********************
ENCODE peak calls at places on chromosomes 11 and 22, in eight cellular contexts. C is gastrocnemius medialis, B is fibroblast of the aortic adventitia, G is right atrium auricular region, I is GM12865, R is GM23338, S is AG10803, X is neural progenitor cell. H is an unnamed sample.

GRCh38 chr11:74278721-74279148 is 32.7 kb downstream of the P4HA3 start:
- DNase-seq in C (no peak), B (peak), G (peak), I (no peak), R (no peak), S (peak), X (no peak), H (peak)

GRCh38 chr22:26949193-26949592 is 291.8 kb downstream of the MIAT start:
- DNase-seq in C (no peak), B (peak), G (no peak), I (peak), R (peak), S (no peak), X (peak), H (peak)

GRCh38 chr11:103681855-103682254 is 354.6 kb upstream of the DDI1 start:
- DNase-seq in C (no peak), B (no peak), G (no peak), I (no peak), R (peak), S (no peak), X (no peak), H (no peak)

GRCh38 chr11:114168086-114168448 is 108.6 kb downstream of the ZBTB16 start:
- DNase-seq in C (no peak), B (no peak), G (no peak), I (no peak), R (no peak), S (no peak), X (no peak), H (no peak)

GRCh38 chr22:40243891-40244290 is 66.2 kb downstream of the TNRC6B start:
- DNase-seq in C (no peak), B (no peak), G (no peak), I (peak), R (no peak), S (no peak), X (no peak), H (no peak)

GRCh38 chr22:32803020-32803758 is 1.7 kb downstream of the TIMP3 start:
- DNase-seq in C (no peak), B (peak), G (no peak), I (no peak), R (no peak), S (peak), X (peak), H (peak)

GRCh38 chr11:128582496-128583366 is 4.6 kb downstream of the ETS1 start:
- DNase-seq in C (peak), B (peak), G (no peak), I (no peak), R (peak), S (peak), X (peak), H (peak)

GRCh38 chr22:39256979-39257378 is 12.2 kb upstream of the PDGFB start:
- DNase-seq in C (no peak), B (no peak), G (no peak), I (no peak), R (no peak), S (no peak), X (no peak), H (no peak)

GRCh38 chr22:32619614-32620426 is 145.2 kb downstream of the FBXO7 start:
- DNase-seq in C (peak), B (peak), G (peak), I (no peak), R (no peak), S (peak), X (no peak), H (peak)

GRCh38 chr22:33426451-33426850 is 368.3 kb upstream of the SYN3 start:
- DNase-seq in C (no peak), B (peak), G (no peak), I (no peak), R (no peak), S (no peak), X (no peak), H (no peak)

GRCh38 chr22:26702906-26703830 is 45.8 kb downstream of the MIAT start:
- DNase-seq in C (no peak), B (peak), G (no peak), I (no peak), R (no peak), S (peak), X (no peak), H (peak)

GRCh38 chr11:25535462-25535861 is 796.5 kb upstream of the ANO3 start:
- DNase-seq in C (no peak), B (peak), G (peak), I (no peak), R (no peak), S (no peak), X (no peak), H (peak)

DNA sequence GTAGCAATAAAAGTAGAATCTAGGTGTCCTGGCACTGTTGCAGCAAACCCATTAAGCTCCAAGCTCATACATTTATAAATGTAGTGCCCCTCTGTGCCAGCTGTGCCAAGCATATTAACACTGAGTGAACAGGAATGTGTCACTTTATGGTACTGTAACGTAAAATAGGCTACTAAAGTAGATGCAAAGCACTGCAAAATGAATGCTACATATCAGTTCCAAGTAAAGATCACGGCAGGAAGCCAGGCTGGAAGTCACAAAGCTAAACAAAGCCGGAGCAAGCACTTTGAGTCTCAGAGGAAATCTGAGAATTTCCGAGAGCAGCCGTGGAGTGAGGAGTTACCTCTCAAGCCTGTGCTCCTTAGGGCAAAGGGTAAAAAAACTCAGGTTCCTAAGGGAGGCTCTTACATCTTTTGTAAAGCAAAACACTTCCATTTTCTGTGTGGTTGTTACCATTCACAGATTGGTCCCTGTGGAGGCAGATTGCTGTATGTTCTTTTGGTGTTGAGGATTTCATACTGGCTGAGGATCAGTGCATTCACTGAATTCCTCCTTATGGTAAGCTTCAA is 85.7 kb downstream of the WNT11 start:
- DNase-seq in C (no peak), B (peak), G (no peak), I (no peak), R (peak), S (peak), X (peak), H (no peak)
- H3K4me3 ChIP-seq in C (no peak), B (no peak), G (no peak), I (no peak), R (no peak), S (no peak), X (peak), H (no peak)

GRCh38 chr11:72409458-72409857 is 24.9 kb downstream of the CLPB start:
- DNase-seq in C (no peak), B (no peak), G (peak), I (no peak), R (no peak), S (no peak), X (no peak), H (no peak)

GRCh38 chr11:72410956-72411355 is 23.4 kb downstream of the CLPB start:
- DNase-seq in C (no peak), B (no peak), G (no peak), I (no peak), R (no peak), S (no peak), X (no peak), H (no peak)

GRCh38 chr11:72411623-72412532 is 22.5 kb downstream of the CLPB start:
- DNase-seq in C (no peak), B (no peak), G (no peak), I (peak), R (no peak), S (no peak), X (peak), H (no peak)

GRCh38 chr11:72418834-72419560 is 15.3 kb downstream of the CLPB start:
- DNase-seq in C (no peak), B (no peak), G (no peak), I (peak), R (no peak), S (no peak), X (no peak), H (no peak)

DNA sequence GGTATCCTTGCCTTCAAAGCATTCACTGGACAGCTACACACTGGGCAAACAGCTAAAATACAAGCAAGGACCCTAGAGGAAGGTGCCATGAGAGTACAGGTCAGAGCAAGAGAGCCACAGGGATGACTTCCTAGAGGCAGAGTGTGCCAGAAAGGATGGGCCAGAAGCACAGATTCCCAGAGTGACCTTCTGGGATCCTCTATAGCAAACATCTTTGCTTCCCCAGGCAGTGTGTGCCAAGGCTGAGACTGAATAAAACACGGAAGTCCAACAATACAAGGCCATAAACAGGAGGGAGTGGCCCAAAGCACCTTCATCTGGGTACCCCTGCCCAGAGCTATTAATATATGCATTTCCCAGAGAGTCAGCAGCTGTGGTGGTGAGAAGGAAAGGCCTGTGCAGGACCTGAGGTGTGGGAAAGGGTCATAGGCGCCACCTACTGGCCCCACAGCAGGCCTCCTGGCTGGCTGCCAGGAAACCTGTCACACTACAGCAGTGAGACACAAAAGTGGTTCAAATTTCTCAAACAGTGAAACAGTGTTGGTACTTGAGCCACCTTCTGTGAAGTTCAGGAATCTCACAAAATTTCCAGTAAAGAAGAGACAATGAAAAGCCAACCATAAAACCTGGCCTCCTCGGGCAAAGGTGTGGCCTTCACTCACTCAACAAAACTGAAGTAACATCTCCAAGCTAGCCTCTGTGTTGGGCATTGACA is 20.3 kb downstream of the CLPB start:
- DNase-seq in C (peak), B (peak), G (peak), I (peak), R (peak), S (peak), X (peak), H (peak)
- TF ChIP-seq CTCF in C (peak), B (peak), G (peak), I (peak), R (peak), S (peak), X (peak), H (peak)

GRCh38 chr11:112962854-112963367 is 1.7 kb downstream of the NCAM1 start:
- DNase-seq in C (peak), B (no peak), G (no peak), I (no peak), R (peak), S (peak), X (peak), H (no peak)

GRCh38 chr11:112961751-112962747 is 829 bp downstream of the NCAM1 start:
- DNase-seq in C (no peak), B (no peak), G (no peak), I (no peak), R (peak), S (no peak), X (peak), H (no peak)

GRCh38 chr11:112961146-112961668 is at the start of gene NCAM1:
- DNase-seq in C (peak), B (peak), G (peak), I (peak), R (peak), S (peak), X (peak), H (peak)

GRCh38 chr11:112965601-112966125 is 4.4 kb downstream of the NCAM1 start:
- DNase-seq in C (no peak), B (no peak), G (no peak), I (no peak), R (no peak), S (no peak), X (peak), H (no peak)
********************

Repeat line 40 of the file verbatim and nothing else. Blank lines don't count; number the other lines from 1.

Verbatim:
GRCh38 chr11:112962854-112963367 is 1.7 kb downstream of the NCAM1 start: